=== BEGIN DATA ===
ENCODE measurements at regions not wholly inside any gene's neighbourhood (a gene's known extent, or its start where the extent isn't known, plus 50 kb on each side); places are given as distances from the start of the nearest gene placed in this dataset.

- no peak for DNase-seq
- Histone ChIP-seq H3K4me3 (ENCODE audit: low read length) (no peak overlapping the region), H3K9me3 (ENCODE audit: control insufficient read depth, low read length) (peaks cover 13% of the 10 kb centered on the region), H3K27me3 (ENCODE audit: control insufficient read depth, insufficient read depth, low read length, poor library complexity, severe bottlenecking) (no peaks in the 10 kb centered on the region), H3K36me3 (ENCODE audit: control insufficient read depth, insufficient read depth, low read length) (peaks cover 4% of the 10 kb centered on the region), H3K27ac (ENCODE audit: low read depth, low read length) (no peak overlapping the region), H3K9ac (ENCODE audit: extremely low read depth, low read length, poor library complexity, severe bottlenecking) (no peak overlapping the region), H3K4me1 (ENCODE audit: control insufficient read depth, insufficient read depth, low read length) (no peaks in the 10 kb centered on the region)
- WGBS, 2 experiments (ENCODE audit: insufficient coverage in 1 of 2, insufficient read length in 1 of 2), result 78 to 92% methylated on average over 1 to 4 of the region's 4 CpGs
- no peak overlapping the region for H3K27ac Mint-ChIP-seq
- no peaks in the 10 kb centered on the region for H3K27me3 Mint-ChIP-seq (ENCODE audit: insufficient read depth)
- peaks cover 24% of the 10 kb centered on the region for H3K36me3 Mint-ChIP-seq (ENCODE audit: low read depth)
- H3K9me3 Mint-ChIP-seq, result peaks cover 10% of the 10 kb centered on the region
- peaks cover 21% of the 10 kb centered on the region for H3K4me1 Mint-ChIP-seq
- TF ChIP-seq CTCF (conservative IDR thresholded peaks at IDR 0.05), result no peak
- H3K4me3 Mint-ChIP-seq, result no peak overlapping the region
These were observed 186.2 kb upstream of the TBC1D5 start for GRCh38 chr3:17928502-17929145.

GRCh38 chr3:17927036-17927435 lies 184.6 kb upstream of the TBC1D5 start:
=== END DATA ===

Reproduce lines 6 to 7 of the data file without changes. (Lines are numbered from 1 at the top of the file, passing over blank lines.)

- no peaks in the 10 kb centered on the region for H3K27me3 Mint-ChIP-seq (ENCODE audit: insufficient read depth)
- peaks cover 24% of the 10 kb centered on the region for H3K36me3 Mint-ChIP-seq (ENCODE audit: low read depth)